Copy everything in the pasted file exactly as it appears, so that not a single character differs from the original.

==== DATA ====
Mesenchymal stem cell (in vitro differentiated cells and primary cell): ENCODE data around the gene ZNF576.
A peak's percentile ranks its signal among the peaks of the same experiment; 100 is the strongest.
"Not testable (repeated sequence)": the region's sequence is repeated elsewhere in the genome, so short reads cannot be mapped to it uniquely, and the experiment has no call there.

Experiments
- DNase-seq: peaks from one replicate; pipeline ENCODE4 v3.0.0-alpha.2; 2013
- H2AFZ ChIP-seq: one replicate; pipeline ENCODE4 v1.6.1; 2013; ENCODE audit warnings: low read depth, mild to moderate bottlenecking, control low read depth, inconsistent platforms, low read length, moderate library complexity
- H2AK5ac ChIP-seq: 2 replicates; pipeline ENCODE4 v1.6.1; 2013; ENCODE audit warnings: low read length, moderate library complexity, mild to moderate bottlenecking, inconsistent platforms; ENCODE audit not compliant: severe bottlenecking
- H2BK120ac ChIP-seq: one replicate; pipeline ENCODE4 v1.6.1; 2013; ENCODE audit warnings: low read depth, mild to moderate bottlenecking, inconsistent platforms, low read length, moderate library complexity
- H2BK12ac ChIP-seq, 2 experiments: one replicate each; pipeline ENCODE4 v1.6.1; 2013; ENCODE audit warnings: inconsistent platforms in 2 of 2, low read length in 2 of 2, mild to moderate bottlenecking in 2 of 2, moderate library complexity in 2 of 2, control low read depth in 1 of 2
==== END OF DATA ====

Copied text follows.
Mesenchymal stem cell (in vitro differentiated cells and primary cell): ENCODE data around the gene ZNF576.
A peak's percentile ranks its signal among the peaks of the same experiment; 100 is the strongest.
"Not testable (repeated sequence)": the region's sequence is repeated elsewhere in the genome, so short reads cannot be mapped to it uniquely, and the experiment has no call there.

Experiments
- DNase-seq: peaks from one replicate; pipeline ENCODE4 v3.0.0-alpha.2; 2013
- H2AFZ ChIP-seq: one replicate; pipeline ENCODE4 v1.6.1; 2013; ENCODE audit warnings: low read depth, mild to moderate bottlenecking, control low read depth, inconsistent platforms, low read length, moderate library complexity
- H2AK5ac ChIP-seq: 2 replicates; pipeline ENCODE4 v1.6.1; 2013; ENCODE audit warnings: low read length, moderate library complexity, mild to moderate bottlenecking, inconsistent platforms; ENCODE audit not compliant: severe bottlenecking
- H2BK120ac ChIP-seq: one replicate; pipeline ENCODE4 v1.6.1; 2013; ENCODE audit warnings: low read depth, mild to moderate bottlenecking, inconsistent platforms, low read length, moderate library complexity
- H2BK12ac ChIP-seq, 2 experiments: one replicate each; pipeline ENCODE4 v1.6.1; 2013; ENCODE audit warnings: inconsistent platforms in 2 of 2, low read length in 2 of 2, mild to moderate bottlenecking in 2 of 2, moderate library complexity in 2 of 2, control low read depth in 1 of 2